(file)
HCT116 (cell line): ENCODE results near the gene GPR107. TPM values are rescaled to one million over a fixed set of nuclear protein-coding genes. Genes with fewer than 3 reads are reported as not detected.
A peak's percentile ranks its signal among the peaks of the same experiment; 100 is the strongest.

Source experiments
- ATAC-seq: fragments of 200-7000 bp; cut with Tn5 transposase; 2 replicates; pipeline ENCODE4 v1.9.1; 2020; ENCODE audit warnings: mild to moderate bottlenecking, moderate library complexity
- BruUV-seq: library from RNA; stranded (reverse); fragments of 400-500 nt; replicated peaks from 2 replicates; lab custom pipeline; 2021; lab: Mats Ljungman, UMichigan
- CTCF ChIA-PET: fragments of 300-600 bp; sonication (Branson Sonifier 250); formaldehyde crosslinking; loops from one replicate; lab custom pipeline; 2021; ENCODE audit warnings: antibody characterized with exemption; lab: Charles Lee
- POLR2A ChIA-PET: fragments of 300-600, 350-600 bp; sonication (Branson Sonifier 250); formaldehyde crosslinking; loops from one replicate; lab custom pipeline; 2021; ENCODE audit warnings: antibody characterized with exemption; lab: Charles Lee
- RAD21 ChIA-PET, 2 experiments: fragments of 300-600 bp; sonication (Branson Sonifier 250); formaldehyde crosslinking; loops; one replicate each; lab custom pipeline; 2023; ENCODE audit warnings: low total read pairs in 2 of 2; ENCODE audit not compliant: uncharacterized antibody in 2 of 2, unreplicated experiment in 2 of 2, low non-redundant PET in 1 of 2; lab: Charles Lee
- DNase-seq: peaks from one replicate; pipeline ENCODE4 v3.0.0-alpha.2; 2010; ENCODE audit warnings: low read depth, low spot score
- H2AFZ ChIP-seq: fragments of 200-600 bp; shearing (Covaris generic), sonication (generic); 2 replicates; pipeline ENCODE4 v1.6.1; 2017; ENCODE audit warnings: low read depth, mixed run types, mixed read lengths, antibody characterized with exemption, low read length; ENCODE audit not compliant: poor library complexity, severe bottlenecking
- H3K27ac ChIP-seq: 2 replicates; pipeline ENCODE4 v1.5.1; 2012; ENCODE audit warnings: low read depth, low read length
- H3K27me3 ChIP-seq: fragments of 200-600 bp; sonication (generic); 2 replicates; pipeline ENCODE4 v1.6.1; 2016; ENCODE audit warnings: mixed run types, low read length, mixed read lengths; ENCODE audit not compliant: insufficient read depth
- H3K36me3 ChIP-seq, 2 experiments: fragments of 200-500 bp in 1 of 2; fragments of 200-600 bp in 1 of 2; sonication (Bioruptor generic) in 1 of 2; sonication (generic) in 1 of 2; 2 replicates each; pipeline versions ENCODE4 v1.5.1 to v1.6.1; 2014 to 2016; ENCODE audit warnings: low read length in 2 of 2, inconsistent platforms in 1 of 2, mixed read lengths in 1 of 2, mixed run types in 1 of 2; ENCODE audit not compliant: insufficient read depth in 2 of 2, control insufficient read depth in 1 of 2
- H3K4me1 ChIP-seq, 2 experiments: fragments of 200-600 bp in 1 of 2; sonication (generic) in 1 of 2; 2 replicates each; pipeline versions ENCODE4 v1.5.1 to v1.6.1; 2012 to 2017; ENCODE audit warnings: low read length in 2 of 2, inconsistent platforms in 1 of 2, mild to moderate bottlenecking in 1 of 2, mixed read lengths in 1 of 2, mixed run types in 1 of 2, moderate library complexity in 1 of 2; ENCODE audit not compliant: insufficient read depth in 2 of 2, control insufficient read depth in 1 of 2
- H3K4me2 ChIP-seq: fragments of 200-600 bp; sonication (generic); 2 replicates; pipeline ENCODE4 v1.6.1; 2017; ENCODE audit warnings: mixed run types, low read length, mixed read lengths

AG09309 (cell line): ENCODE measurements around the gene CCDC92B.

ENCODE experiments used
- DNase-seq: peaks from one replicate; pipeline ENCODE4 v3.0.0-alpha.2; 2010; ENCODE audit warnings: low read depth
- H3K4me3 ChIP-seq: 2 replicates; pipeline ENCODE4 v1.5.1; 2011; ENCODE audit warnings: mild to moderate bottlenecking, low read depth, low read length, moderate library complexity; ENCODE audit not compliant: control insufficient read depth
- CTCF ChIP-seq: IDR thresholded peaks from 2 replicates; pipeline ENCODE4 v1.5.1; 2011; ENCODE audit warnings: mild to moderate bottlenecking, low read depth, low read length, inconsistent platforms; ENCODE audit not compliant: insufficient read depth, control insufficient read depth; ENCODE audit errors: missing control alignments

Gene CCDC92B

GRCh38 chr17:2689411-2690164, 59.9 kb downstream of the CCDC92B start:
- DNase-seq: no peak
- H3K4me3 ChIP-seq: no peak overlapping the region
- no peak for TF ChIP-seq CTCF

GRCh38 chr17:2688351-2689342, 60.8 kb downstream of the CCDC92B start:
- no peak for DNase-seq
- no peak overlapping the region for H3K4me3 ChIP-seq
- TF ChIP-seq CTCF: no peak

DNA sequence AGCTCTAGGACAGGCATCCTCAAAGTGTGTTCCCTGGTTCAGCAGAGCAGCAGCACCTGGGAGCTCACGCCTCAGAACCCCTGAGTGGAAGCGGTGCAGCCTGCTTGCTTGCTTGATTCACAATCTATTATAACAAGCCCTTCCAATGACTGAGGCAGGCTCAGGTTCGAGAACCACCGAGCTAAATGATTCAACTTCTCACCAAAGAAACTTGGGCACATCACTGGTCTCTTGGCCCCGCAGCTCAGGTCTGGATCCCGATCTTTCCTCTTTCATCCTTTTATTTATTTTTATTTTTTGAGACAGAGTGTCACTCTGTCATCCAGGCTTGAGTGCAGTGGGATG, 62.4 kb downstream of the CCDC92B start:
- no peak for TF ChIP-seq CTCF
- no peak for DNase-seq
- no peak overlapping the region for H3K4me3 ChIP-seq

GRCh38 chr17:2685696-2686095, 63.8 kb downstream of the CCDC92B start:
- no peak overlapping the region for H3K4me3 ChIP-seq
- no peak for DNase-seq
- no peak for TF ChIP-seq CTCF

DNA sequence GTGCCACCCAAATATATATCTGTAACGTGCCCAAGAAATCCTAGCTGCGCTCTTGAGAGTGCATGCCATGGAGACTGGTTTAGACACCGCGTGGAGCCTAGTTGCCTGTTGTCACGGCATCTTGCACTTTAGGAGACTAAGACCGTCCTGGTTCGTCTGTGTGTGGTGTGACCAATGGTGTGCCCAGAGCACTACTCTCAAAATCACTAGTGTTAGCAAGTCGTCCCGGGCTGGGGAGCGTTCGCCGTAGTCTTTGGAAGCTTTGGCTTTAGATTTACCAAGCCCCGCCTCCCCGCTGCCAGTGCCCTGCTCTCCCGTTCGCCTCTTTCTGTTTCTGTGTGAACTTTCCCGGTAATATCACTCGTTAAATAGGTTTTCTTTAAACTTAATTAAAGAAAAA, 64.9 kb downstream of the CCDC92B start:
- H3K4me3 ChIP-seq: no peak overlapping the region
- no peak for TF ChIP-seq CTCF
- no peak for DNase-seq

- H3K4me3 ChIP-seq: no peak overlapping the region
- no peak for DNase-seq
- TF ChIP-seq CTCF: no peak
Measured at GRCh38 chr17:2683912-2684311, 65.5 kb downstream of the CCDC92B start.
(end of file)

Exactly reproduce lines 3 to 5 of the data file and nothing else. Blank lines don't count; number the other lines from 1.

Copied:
Source experiments
- ATAC-seq: fragments of 200-7000 bp; cut with Tn5 transposase; 2 replicates; pipeline ENCODE4 v1.9.1; 2020; ENCODE audit warnings: mild to moderate bottlenecking, moderate library complexity
- BruUV-seq: library from RNA; stranded (reverse); fragments of 400-500 nt; replicated peaks from 2 replicates; lab custom pipeline; 2021; lab: Mats Ljungman, UMichigan